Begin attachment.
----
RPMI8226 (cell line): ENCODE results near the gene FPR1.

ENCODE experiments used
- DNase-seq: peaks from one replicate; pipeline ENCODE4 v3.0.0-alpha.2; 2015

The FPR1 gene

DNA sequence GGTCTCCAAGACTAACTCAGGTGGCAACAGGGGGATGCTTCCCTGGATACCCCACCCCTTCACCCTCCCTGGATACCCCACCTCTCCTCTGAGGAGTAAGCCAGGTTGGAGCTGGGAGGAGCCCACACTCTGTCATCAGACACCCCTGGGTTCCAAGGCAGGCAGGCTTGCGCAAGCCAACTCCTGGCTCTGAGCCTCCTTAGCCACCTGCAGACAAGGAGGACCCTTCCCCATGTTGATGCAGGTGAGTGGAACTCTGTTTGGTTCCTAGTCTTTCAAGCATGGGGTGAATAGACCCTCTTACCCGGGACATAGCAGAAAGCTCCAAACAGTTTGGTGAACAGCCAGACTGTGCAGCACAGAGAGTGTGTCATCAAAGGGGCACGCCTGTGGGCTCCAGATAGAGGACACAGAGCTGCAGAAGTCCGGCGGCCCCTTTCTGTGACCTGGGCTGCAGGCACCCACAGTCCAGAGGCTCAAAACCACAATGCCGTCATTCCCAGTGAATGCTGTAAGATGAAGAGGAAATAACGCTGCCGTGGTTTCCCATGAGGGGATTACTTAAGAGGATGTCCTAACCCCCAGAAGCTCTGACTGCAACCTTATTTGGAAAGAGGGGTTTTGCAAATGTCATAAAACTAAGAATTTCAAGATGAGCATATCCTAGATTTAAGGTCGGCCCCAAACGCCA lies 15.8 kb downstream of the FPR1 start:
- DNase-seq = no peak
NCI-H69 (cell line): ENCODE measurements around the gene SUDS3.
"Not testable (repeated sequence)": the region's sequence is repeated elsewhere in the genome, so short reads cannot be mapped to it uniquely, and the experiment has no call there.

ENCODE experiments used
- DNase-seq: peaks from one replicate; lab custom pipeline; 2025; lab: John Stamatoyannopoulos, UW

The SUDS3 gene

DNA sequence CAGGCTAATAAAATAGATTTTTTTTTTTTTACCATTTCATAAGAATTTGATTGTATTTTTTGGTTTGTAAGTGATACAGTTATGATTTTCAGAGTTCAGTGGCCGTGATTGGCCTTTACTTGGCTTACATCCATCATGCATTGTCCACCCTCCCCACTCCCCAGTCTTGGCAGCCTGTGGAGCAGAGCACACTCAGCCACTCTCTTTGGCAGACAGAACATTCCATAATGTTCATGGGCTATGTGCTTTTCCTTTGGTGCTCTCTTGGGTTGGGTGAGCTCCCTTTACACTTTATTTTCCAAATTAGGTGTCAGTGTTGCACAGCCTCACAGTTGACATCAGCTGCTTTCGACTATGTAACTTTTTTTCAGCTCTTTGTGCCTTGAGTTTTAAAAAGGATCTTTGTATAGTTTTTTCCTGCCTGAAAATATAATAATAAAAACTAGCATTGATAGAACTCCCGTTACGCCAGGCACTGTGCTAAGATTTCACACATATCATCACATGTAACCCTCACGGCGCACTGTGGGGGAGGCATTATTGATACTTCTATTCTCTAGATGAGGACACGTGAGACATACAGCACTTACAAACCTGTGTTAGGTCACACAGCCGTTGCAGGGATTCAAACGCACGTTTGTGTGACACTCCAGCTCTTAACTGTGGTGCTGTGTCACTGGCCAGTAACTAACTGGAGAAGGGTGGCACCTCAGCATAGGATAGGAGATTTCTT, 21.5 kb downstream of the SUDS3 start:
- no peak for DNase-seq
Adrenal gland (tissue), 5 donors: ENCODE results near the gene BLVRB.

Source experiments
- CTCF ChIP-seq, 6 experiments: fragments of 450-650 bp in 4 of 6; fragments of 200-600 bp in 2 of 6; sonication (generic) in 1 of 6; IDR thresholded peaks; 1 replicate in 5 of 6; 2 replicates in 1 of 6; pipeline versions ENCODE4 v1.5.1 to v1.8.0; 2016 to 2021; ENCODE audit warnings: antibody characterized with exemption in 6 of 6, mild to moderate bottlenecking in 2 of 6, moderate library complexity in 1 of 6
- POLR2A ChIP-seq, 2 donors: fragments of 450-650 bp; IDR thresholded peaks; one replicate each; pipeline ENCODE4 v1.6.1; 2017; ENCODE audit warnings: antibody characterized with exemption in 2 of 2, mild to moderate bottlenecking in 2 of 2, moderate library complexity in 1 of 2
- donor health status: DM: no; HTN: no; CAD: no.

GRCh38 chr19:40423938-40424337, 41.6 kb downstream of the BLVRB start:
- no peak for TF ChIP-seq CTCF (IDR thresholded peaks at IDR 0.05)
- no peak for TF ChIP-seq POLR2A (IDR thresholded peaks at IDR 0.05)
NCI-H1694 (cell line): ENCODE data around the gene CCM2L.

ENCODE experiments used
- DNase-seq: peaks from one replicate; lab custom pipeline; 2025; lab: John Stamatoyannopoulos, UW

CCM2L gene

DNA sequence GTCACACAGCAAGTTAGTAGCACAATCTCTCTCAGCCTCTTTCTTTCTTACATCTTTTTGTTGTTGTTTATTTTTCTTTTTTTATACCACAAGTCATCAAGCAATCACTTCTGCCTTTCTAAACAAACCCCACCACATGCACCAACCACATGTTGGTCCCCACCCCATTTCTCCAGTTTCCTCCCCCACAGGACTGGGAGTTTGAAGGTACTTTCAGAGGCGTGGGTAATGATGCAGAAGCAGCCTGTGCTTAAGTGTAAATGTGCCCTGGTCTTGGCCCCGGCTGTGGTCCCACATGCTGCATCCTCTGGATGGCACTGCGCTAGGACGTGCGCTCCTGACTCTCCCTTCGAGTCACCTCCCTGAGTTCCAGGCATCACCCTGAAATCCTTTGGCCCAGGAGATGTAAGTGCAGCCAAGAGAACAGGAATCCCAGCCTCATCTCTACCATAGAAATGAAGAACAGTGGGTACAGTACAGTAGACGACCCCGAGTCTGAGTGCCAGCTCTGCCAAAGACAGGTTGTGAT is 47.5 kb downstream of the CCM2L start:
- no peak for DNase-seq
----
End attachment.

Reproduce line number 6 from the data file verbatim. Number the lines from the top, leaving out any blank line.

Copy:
- DNase-seq = no peak